As I strolled into the screening of the hotly anticipated, yet, controversial of the rebooted 'Ghostbusters', I could almost feel the apprehensions and skepticisms of people floating through the air like ghoulish apparitions themselves. The film's trailer is the most disliked video on YouTube to date, and the internet is just breeding with misogynistic haters claiming that women cannot be 'Ghostbusters' and they're simply not funny. It's easy to see why some people are reacting this way, the original film struck such a fine balance in being genuinely funny and scarily frightening at the same time and for the same reasons remains a cult classic to this day. People don't want a franchise they love so dearly skewered or distorted, which I respect but, for the most part, Paul Feig's 'Ghostbusters' delivers on the humour, the scares and the source material that paved way for this film to be made, while also proving that women have always, and will continue to be, funny.

   The story follows physicists and engineer Erin (Kristen Wiig), Abi (Melissa McCarthy) and Jillian (Kate McKinnon) who are all laughed out of academia when an old book, written by the former pair, resurfaces claiming the existence of the paranormal. Shortly after, ghosts begin cropping up over New York thanks to a shady character known as Rowan, and so our gals team up with New York subway worker Patty (Leslie Jones) and their pretty-but-oh-so-dumb assistant Kevin (Chris Hemsworth) to try and save New York from a grisly doom. It's a little far fetched at times, but this IS a Ghostbusters film so really, the more sillier and extreme the better. The pacing at times does quicken at points so there are moments when scenes feel extremely rushed or poorly explained but you don't really mind that much. What really carries the film is the chemistry and spark between all four ladies, bouncing off each other with such vivaciousness and speed you can't help but smile, and laugh. Whats more is that each leading lady is given enough time do show off their distinct comedy style, McKinnon in particular stealing the show as entertainingly erratic Holtzmann, with her zappy one-liners or her quirky mannerisms. McCarthy and Wiig still bring the laughs, though a couple of jokes feel weak and miss the mark, though when they're on point, they're on point. Leslie Jones had me in stitches for most of the film, which knocks aside any accusations of racial stereotyping many have backlashed the film for.





   Chris Hemsworth also uses every moment he has on screen to gain the laughs. He perfectly grasps the character every one of us has met in real life of the boy who is incredibly good looking but also incredibly dumb. In a film that particularly focuses on gender subversion, it never felt cheap or in poor taste, it simply added to the humour. He acquaints himself perfectly with misunderstanding after misunderstanding. Speaking of gender subversion and the amount of hate the film had gotten pre-release, I felt like the film's enemy Rowan, a geeky, socially awkward sociopath hellbent on destruction , was the epitome of all the trolls and haters sitting on the internet whining and complaining. One brilliant scene even addresses the social media outpour, by having McCarthy directly reply to a comment that reads "Ain't no bitches gonna hunt ghosts", something that could either have been written for the film or taken from the comments section on the trailer. Who knows. Rowan even tosses casual insults at the gang, lambasting them for "shooting like girls", but the film constantly reminds you that these gals are tough, they work hard and they mean business. Heck, they even shoot a ghost in the crotch in the final scene in which I was screaming in my head SYMBOLIC CASTRATION. Albeit it never feels too much or shoved in my face, the film does have heart, stressing the values of friendship and belonging together as a group of outcasts.  The balance is just right, and I hope that little girls may leave the cinema, hopes raised that they can be a Ghostbuster too.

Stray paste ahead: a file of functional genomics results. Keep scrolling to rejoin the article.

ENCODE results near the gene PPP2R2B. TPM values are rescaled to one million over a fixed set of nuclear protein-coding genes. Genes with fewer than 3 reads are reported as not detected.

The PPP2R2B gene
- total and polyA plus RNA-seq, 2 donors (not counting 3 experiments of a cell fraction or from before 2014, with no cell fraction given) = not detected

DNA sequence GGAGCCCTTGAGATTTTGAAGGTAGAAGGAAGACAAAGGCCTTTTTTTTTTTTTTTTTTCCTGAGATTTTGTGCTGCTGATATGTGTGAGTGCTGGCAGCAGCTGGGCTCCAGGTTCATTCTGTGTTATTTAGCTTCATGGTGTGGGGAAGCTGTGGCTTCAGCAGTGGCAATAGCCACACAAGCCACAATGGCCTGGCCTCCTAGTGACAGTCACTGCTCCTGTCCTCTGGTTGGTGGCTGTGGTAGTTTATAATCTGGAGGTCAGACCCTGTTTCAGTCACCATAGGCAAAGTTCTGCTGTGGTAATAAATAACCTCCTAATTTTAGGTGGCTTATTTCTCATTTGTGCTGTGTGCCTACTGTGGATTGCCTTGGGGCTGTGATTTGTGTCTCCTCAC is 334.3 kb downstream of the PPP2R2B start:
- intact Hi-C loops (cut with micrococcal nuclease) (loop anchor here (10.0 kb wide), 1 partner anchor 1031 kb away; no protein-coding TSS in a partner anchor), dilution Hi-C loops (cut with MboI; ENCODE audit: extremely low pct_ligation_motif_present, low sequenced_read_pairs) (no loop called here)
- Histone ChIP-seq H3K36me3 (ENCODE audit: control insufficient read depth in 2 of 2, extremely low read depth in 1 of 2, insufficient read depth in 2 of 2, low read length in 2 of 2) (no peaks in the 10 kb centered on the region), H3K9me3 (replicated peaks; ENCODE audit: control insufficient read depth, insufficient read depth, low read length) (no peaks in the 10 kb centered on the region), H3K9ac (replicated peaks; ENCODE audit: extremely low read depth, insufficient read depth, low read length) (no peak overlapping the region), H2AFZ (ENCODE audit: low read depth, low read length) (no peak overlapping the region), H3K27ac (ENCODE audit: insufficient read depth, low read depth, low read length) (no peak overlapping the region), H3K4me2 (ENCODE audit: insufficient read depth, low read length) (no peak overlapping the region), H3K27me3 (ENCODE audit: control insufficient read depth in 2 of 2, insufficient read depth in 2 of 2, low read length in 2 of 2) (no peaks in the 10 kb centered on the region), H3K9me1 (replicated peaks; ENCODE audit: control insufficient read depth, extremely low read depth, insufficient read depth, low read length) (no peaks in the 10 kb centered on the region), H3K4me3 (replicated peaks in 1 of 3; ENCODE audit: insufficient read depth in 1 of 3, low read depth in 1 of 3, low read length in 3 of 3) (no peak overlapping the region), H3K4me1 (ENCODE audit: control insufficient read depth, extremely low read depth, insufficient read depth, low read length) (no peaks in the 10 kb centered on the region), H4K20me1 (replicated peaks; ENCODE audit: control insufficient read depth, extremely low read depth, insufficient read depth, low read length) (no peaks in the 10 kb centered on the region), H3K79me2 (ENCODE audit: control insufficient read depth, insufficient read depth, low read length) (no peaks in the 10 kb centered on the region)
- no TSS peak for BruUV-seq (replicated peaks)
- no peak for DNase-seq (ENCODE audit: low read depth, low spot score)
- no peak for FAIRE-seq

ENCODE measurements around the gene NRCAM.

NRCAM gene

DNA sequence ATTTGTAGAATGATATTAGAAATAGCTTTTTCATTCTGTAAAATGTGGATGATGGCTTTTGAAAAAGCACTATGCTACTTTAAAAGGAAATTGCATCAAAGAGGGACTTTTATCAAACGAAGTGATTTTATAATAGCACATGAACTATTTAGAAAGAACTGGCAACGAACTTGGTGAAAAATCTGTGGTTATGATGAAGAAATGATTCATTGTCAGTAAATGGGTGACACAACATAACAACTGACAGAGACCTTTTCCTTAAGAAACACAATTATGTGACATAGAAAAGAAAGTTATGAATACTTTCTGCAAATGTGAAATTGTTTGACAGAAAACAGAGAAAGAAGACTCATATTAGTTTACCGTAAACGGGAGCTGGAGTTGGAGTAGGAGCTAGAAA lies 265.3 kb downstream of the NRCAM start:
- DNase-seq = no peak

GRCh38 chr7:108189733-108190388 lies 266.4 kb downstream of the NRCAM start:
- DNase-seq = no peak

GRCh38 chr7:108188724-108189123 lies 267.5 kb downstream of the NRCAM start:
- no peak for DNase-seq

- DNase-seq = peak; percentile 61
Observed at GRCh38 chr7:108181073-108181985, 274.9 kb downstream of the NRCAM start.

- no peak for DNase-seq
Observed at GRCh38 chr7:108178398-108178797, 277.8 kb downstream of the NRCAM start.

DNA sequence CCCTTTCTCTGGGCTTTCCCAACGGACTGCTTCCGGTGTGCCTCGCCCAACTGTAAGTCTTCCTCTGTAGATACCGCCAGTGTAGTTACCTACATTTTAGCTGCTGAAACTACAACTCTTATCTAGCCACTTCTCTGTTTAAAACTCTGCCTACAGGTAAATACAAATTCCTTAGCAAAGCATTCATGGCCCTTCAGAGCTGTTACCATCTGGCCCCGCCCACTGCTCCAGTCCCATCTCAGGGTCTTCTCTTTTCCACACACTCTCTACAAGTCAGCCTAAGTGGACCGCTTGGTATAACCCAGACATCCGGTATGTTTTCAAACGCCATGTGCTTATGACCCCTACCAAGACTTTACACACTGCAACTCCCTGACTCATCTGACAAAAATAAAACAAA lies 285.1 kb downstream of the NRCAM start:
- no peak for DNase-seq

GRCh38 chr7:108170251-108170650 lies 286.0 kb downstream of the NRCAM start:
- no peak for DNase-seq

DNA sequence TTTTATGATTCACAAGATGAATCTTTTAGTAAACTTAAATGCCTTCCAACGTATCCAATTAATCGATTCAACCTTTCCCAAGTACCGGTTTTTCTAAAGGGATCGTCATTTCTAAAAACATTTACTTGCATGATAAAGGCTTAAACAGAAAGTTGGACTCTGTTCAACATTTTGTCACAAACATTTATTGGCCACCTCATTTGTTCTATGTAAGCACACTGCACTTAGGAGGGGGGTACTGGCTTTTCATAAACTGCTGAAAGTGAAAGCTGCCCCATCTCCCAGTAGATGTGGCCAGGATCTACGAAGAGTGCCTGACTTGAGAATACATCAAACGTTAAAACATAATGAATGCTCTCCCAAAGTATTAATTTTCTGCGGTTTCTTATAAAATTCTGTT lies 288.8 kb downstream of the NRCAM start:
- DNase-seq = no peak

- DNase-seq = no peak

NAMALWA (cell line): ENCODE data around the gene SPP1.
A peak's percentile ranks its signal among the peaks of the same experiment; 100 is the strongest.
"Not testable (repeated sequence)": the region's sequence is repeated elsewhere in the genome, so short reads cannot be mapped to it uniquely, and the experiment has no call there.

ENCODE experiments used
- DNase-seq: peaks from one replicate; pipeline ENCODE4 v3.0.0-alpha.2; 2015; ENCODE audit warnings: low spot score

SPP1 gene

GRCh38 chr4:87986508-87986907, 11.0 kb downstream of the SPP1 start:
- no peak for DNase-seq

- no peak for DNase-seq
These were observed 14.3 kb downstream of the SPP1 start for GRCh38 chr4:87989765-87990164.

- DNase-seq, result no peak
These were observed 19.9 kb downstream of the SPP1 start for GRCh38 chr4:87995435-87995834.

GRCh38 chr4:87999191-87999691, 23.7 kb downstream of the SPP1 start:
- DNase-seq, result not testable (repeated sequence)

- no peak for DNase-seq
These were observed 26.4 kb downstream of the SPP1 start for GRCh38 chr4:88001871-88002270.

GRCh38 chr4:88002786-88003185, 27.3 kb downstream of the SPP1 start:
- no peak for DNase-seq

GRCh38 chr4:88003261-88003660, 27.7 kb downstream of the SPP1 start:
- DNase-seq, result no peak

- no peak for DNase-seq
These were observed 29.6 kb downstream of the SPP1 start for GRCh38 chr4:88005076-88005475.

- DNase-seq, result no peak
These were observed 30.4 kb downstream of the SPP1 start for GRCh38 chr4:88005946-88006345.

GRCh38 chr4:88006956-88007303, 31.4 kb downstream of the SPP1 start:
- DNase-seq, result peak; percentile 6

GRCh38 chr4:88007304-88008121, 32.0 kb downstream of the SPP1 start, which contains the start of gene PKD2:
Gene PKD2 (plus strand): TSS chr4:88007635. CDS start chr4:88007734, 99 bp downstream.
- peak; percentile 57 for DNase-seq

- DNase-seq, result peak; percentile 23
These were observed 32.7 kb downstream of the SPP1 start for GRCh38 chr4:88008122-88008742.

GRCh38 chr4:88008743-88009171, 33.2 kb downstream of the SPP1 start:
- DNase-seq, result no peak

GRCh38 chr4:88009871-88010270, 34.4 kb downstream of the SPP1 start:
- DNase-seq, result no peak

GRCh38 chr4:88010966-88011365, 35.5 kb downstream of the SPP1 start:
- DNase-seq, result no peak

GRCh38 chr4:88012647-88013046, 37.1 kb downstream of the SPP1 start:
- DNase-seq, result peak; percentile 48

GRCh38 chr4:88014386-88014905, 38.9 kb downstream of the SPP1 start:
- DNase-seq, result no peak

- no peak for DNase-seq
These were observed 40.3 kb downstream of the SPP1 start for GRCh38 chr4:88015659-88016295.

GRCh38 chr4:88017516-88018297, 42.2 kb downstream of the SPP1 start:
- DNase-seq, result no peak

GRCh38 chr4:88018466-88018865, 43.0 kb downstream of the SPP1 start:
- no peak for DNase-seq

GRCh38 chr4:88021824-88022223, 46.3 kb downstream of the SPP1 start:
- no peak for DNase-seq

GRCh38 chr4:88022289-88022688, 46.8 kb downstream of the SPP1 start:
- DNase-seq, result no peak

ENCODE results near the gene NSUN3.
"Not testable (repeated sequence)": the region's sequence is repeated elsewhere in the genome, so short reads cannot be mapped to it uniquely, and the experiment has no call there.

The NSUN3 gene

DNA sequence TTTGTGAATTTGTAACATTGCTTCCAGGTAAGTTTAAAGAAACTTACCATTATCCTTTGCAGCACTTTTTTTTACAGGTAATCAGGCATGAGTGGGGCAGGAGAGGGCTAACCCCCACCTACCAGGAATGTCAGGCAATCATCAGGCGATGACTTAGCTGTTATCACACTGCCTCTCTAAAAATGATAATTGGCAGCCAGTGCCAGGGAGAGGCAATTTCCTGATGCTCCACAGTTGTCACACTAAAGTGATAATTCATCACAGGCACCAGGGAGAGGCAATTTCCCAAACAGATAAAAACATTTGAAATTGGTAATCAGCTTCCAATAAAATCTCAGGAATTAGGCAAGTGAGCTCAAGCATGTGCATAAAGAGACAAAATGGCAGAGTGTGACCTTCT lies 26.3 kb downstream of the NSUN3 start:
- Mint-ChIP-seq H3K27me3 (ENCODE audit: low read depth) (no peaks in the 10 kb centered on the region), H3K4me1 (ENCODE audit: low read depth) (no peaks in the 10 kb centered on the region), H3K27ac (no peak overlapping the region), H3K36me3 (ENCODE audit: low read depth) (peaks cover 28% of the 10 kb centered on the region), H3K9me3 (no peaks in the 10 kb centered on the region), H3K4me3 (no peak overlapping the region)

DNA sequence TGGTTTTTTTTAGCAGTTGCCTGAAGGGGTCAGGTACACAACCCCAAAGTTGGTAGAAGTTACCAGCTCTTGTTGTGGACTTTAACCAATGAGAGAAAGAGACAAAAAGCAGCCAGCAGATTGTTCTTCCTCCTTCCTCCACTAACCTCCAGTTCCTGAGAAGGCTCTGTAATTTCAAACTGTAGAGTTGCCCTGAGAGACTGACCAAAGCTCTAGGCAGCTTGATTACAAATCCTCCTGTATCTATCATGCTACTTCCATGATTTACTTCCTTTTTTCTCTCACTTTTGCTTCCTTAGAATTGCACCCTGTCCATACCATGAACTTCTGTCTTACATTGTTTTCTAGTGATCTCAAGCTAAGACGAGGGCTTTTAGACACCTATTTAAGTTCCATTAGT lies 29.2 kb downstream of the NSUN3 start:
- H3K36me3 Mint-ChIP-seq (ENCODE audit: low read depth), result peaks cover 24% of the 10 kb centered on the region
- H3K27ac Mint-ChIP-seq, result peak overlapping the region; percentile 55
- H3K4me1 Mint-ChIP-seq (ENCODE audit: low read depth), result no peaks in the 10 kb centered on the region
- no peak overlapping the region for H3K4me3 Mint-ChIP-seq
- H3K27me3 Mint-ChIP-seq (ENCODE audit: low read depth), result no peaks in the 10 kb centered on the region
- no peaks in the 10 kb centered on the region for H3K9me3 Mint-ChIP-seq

That being said, the film isn't perfect. It never quite lives up to its predecessor that looms over it like a mighty shadow, with the humour at times being very hit and miss or, at times, completely superfluous (looking at you, fart joke). Moreover the heavy use of CGI for the ghosts gave them a theme park look which took away from the illusion they were supposed to be giving of being frightening or intimidating. Though, the opening scene and a few moments throughout are genuinely spine-tingling, and did make me feel comfortably nostalgic toward the original. This nostalgia is heightened with brief cameos from all the cast members from the 1984 film, Bill Murray to Signourney Weaver making a visit. 

   Overall, 'Ghostbusters' bluntly, is just a hell of a lot of fun. Putting its fingers firmly up at the haters and showcasing new faces of comedy, 'Ghostbusters' pays homage to the 1984 classic nicely whilst empowering its female driven cast against the haters and also adding a much needed shot in the arm for the summer blockbuster. The haters may hate, but I'll definitely be calling the Ghostbusters again.